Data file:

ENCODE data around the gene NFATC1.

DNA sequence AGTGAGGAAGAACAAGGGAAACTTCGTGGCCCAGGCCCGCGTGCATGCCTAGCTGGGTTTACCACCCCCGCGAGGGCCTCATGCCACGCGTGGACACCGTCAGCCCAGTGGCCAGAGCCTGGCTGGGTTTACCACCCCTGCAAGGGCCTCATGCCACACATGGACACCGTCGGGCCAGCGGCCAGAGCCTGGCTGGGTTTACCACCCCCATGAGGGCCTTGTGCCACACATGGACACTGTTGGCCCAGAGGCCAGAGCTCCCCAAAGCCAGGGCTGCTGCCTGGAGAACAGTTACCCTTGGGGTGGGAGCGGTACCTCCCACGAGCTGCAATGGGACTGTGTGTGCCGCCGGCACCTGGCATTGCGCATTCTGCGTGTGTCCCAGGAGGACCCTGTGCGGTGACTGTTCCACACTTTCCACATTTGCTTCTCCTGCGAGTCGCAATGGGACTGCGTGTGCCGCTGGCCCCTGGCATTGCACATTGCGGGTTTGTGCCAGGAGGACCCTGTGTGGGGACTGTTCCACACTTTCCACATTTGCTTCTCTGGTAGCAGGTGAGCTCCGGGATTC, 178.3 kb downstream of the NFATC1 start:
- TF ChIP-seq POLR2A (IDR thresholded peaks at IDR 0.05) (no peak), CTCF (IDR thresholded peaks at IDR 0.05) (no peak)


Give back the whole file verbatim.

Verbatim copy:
ENCODE data around the gene NFATC1.

DNA sequence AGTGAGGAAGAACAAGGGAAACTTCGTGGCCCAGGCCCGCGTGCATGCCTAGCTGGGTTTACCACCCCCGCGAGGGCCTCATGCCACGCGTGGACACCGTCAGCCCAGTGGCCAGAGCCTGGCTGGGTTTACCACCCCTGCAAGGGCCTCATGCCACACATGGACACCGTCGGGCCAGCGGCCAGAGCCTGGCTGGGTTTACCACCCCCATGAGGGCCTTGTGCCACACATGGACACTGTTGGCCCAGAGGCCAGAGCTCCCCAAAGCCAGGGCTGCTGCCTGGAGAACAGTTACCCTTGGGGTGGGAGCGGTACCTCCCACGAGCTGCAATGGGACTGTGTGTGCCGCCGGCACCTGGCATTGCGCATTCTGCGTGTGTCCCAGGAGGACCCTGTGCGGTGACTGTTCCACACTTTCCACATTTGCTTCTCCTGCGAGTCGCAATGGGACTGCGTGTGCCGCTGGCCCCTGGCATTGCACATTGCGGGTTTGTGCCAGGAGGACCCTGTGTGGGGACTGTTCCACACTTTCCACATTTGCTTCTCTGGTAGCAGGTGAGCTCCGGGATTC, 178.3 kb downstream of the NFATC1 start:
- TF ChIP-seq POLR2A (IDR thresholded peaks at IDR 0.05) (no peak), CTCF (IDR thresholded peaks at IDR 0.05) (no peak)